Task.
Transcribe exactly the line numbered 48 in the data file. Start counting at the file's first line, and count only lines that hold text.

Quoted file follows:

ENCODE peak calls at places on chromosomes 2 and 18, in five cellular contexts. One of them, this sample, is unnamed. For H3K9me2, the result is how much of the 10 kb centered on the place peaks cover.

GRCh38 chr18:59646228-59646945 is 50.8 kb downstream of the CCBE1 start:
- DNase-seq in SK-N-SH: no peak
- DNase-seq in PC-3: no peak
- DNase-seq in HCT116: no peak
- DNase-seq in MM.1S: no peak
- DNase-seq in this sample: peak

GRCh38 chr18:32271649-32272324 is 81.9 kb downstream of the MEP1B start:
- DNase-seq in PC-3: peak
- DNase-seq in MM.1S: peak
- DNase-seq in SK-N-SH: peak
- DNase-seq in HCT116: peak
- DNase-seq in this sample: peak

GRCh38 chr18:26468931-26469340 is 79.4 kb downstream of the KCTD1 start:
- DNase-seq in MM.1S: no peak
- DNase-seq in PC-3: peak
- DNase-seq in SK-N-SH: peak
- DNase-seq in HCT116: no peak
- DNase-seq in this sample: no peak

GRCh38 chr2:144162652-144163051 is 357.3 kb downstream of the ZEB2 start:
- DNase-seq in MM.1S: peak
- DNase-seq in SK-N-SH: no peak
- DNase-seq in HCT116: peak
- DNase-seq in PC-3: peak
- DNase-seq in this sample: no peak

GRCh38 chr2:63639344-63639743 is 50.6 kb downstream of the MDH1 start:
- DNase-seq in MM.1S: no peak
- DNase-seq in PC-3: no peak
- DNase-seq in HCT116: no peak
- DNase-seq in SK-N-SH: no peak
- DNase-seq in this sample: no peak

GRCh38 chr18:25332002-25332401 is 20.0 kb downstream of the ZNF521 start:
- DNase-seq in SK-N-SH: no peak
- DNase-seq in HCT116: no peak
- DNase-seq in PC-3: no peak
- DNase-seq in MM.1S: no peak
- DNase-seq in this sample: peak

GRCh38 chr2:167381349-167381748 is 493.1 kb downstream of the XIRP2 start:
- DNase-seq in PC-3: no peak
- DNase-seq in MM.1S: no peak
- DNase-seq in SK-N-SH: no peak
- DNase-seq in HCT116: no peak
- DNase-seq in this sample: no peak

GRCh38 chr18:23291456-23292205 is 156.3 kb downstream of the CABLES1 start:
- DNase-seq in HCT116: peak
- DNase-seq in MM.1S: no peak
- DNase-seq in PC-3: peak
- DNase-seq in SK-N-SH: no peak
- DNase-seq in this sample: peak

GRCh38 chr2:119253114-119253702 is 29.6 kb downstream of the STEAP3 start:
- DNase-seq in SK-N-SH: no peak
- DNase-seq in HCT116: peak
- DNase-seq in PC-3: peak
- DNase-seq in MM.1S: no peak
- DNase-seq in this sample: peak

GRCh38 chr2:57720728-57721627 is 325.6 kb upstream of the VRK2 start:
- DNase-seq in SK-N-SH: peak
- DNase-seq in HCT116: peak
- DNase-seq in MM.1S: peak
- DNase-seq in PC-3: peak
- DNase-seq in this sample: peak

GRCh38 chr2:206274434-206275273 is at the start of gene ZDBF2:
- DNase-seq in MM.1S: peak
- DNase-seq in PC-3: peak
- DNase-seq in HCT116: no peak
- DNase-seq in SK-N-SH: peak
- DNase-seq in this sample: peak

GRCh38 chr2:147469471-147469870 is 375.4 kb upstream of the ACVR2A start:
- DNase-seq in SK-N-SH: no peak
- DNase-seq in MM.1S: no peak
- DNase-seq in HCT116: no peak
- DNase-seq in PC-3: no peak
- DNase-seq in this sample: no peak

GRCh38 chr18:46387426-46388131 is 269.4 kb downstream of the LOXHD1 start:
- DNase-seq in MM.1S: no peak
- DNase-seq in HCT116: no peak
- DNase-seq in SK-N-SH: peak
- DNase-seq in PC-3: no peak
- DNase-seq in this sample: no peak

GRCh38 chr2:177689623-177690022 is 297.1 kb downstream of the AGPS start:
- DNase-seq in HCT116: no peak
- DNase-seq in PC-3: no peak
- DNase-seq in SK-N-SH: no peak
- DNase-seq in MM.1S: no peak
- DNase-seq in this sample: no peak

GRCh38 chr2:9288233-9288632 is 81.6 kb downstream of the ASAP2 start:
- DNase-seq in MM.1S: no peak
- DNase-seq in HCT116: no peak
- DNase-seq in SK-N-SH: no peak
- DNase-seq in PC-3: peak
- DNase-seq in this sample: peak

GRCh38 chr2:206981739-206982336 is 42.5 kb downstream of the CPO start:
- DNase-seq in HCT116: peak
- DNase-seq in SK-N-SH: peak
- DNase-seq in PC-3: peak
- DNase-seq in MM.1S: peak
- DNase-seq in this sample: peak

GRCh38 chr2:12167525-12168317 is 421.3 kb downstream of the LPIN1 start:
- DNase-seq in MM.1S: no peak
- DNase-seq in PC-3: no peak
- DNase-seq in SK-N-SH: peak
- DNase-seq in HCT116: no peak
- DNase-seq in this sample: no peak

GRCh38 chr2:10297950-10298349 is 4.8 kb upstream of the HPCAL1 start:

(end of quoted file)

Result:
- DNase-seq in SK-N-SH: no peak